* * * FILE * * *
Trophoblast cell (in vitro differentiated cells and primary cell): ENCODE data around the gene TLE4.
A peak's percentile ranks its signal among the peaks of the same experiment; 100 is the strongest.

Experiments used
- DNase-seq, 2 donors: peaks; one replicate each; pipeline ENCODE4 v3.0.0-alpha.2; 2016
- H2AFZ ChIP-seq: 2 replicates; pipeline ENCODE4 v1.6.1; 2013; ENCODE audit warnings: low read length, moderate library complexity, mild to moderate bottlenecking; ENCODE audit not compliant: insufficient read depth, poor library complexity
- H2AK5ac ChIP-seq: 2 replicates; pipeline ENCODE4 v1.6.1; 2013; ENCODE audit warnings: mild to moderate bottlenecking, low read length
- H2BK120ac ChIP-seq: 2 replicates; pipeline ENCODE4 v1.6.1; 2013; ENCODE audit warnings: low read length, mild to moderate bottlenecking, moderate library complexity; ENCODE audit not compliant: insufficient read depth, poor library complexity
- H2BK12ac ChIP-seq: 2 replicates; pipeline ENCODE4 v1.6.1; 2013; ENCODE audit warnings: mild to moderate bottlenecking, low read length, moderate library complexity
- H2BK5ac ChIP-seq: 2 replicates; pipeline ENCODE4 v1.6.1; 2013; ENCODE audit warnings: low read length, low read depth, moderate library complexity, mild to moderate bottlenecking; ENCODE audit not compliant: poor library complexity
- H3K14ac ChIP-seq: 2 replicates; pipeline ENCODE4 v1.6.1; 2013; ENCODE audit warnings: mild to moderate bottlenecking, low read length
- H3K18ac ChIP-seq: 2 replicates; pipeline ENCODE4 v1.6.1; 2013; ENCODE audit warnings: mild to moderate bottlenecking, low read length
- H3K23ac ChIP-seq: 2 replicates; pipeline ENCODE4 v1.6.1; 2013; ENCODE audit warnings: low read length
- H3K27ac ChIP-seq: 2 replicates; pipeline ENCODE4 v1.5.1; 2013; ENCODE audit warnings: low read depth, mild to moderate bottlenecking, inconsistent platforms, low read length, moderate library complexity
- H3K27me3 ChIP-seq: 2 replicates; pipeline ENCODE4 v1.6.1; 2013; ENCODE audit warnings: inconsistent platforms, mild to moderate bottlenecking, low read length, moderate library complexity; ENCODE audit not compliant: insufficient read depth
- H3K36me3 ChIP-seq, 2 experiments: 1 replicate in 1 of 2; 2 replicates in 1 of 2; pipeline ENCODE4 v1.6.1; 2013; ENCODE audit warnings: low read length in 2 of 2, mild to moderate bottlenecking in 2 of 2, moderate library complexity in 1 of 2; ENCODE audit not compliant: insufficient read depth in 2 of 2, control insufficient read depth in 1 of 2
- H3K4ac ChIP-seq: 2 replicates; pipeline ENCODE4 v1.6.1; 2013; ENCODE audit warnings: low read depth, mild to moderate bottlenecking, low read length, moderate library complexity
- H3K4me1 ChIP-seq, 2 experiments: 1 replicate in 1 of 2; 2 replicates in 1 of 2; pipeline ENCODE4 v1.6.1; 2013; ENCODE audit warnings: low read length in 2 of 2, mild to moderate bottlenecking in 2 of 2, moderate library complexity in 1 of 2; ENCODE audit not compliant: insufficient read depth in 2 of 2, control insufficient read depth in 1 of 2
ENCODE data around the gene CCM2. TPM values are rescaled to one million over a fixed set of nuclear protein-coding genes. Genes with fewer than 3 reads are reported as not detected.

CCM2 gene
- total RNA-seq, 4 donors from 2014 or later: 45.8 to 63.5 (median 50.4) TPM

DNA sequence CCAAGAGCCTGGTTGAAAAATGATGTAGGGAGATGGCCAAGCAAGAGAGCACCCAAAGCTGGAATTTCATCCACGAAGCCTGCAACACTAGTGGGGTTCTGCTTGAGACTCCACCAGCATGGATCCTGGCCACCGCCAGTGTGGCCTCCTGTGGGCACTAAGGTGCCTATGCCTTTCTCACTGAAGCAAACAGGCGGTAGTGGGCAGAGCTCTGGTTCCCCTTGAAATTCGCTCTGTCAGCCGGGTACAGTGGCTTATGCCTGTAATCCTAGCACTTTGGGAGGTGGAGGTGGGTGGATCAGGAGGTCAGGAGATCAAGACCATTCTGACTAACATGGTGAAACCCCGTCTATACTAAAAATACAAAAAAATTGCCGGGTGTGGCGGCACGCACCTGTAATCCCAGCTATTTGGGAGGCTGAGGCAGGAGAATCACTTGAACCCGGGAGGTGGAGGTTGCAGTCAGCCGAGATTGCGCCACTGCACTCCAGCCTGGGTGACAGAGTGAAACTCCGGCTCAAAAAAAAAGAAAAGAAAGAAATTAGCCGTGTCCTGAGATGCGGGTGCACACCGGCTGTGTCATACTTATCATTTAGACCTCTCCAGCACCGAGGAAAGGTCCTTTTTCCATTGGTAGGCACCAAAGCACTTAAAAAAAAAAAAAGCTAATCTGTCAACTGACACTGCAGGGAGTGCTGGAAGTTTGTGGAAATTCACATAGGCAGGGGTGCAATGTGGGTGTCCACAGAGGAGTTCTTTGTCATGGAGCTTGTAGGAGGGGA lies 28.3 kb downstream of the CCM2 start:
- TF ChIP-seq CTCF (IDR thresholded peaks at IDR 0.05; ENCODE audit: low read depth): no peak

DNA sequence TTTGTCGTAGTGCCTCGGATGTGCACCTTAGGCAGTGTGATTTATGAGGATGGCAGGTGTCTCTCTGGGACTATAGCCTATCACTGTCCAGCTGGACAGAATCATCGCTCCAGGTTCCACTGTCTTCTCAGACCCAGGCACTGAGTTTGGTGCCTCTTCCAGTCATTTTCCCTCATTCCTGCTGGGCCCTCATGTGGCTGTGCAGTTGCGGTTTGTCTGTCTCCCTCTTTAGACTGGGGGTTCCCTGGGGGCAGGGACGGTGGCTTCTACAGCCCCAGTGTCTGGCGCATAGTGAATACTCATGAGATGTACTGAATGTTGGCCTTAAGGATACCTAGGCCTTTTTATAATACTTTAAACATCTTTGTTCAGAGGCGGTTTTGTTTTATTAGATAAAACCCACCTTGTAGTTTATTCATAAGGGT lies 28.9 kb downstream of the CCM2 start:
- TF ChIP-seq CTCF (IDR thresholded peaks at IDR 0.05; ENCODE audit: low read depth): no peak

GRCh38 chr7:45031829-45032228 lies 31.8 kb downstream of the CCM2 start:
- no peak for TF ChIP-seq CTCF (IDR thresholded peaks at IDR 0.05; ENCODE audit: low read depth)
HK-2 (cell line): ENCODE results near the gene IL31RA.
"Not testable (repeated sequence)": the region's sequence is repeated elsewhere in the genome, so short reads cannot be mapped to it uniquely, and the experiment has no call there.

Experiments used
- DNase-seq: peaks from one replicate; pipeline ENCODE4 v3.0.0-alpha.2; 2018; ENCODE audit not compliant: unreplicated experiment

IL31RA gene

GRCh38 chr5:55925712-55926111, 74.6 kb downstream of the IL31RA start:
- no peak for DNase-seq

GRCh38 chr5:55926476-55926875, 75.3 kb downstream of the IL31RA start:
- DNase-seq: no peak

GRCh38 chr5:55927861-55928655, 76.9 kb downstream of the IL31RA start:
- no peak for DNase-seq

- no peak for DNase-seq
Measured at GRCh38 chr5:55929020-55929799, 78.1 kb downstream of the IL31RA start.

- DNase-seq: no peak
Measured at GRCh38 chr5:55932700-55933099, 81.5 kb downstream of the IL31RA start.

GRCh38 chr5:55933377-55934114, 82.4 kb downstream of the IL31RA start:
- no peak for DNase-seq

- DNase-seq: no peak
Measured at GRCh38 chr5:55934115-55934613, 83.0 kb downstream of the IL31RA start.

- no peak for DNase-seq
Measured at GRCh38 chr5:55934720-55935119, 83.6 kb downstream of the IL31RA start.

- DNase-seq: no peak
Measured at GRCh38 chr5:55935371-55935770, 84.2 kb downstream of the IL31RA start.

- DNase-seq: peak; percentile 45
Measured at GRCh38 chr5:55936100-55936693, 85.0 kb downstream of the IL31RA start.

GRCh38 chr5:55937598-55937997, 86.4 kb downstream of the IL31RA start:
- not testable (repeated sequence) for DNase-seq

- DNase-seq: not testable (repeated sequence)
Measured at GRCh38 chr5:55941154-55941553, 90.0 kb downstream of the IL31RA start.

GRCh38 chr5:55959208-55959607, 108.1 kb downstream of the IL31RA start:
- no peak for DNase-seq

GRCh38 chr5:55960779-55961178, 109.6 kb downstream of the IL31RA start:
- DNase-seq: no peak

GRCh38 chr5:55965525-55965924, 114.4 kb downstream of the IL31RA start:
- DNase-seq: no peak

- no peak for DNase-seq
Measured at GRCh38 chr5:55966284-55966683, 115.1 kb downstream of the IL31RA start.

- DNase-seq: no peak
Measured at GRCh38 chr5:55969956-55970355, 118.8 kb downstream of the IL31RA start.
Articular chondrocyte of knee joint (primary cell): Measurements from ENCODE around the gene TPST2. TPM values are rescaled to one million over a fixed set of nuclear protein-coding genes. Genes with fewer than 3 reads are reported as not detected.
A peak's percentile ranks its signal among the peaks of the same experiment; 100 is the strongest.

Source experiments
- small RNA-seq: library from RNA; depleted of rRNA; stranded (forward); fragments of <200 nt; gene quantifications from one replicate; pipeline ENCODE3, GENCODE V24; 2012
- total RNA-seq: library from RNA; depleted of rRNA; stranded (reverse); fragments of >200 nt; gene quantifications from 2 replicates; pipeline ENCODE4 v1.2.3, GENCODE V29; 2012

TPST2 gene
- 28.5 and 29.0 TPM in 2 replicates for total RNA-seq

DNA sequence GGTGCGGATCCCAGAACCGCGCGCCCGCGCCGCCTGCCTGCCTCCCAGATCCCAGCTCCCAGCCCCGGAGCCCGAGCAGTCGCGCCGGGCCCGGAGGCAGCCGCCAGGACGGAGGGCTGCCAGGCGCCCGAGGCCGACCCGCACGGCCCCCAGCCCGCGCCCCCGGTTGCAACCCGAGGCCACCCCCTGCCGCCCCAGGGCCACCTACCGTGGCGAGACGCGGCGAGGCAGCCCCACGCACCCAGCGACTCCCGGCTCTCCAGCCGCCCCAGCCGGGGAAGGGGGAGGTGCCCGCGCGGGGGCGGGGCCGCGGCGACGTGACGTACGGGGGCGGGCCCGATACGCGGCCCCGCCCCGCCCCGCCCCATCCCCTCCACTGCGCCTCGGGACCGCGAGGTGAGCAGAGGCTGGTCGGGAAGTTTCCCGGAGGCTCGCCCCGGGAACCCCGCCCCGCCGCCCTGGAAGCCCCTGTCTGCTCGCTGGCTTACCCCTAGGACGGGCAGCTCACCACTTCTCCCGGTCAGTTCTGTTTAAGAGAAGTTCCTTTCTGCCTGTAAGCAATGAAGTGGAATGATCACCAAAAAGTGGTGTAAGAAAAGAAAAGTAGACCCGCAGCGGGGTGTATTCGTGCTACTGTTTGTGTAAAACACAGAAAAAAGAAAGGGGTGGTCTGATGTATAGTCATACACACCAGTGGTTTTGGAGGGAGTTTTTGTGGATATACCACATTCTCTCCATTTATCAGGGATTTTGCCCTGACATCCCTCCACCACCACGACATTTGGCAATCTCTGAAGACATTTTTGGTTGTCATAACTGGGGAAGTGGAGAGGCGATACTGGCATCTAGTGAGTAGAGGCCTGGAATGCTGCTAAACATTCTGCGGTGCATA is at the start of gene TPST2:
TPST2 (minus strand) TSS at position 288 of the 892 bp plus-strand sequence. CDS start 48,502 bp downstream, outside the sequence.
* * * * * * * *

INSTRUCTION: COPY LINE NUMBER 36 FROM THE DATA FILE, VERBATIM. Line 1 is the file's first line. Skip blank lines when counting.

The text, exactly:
GRCh38 chr5:55927861-55928655, 76.9 kb downstream of the IL31RA start: